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Dev Biol. 1997 Oct 15;190(2):191-205.

The region encoded by the alternatively spliced exon IIIA in mesenchymal fibronectin appears essential for chondrogenesis at the level of cellular condensation.

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Department of Orthopaedic Surgery, Thomas Jefferson University, Philadelphia, Pennsylvania, 19107, USA.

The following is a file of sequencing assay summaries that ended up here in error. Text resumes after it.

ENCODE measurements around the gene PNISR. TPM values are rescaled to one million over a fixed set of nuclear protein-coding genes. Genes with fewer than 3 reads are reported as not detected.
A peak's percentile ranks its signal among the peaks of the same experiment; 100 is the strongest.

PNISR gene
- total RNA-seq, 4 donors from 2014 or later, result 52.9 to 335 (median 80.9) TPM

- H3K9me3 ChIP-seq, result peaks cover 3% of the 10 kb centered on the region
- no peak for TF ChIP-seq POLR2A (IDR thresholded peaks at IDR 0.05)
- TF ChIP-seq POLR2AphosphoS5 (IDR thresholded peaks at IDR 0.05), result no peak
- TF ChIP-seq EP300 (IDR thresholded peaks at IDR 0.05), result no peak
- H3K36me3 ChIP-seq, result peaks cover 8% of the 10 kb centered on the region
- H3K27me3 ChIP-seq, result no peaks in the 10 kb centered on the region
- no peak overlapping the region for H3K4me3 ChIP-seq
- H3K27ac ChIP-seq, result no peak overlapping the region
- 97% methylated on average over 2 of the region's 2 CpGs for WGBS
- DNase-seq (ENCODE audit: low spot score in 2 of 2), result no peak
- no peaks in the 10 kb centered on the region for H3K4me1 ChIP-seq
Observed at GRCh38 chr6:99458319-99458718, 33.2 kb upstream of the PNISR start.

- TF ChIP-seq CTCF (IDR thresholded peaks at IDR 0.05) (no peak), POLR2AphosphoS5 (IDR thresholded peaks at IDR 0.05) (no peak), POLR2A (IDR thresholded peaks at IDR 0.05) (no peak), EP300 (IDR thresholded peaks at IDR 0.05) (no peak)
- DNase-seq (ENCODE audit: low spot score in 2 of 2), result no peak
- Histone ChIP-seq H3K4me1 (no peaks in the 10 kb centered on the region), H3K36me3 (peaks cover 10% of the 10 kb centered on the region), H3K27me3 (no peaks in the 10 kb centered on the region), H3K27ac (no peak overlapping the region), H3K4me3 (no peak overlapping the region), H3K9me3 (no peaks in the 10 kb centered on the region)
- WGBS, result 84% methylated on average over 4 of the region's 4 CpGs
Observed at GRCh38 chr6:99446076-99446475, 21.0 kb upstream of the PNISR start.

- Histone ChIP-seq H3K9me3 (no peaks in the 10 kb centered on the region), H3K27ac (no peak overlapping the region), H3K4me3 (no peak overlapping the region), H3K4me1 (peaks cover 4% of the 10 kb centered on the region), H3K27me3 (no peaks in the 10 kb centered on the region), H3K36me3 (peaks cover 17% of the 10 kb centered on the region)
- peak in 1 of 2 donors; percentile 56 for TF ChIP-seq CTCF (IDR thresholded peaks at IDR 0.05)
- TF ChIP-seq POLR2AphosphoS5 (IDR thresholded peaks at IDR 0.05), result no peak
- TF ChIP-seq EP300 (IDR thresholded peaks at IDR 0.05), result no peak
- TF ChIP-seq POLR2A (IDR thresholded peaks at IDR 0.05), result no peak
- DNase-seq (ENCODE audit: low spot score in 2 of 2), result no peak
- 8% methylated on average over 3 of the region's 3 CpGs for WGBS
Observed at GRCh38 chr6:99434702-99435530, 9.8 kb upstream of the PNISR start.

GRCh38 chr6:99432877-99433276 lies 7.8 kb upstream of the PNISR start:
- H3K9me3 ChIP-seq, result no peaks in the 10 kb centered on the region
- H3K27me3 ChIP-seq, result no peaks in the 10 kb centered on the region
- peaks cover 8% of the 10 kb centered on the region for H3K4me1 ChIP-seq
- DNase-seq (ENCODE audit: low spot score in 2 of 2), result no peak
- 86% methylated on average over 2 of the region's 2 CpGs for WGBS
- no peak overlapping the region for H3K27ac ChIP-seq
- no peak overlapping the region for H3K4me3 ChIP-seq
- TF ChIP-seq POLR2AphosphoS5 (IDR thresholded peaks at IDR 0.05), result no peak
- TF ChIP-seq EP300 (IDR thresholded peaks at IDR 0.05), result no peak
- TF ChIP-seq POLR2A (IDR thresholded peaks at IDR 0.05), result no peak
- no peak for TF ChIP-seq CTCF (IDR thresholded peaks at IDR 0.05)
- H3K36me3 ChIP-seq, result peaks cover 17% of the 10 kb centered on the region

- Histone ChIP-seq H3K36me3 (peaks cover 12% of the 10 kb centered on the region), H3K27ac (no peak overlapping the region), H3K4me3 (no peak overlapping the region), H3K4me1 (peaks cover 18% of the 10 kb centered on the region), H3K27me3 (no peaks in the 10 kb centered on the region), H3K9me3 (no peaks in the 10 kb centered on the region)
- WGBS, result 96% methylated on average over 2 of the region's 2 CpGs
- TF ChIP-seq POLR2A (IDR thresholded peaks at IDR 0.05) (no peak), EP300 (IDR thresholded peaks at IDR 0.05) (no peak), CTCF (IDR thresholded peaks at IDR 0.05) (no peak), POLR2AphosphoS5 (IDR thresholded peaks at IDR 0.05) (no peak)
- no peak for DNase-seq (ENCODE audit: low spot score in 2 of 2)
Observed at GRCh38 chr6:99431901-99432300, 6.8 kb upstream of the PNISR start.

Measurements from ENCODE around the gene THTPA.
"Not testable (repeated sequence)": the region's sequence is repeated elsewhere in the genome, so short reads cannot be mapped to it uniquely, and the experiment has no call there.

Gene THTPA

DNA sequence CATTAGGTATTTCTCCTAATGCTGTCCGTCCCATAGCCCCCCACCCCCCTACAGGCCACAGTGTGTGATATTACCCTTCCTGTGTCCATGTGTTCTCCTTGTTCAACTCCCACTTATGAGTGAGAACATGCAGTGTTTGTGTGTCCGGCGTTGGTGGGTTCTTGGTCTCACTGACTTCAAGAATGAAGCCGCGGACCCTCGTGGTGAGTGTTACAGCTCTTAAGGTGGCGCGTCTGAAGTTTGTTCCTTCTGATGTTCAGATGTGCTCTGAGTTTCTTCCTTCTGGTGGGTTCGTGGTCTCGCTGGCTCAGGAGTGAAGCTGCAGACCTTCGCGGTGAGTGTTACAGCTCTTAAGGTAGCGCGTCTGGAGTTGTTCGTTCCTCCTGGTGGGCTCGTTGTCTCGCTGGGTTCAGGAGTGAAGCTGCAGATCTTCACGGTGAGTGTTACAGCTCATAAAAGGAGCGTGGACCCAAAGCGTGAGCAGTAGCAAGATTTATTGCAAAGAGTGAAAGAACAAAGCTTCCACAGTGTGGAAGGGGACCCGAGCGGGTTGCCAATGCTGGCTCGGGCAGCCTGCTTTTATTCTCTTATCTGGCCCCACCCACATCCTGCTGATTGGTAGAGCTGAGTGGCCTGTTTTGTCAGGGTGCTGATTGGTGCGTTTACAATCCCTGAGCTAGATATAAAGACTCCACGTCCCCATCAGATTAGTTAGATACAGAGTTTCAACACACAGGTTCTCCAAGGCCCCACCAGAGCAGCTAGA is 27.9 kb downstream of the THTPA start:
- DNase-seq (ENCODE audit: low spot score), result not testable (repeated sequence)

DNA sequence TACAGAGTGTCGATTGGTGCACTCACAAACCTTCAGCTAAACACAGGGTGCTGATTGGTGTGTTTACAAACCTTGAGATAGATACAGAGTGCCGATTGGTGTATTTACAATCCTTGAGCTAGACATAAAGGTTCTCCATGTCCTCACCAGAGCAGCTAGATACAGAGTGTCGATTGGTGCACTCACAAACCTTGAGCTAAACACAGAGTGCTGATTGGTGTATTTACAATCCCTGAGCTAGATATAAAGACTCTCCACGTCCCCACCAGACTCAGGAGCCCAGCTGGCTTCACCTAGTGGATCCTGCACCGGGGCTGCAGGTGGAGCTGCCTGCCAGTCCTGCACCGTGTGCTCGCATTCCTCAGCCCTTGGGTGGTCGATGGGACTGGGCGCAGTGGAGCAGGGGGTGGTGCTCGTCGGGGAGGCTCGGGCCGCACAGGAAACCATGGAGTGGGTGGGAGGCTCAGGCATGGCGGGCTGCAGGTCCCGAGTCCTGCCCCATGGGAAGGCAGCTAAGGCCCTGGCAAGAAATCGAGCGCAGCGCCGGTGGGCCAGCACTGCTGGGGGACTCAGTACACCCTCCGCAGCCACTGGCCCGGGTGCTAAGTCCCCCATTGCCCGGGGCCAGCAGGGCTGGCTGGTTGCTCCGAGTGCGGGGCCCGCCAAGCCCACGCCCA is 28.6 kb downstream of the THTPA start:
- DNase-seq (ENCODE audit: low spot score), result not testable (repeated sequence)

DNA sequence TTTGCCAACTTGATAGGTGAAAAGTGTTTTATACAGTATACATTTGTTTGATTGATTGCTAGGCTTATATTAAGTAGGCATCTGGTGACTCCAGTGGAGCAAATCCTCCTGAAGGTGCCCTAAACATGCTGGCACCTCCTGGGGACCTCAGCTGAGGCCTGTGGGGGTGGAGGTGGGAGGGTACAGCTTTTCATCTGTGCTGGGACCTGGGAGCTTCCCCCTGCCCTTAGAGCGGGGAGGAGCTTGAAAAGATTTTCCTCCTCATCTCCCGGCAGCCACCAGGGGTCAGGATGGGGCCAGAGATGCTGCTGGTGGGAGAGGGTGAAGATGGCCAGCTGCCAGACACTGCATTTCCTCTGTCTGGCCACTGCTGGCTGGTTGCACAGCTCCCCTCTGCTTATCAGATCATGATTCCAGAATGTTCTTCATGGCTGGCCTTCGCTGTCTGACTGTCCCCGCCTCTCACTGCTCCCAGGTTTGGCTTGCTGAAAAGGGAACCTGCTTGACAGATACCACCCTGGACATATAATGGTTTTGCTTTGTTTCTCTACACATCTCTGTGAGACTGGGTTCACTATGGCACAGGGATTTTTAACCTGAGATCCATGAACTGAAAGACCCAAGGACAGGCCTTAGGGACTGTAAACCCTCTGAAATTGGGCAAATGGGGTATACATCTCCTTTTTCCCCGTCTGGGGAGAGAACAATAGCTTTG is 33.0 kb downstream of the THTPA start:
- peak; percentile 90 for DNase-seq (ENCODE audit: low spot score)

Fibronectin in the extracellular matrix of tissues acts as a substrate for cell adhesion and migration during development. Heterogeneity in the structure of fibronectin is largely due to the alternative splicing of at least three exons (IIIB, IIIA, and V) during processing of a single primary transcript. Fibronectin mRNA alternative splicing patterns change from B+A+V+ to B+A-V+ during chondrogenesis. In this report, immunohistochemical analysis demonstrates that while fibronectin protein containing the region encoded by exon IIIB is present throughout the limb at all stages of development, fibronectin protein containing the region encoded by exon IIIA disappears from cartilaginous regions just after condensation in vivo and in high-density mesenchymal micromass cultures in vitro. Treatment of mesenchymal micromass cultures prior to condensation with an antibody specific for the region encoded by exon IIIA disrupts the formation of cellular condensations and inhibits subsequent chondrogenesis in a dose- and time-dependent manner. Furthermore, microinjection of the exon IIIA antibody into embryonic chick limb primordia in vivo results in malformations characterized by smaller limbs and loss of limb skeletal elements. These results strongly suggest that the presence of the region encoded by exon IIIA in mesenchymal fibronectin is necessary for the condensation event that occurs during chondrogenesis.

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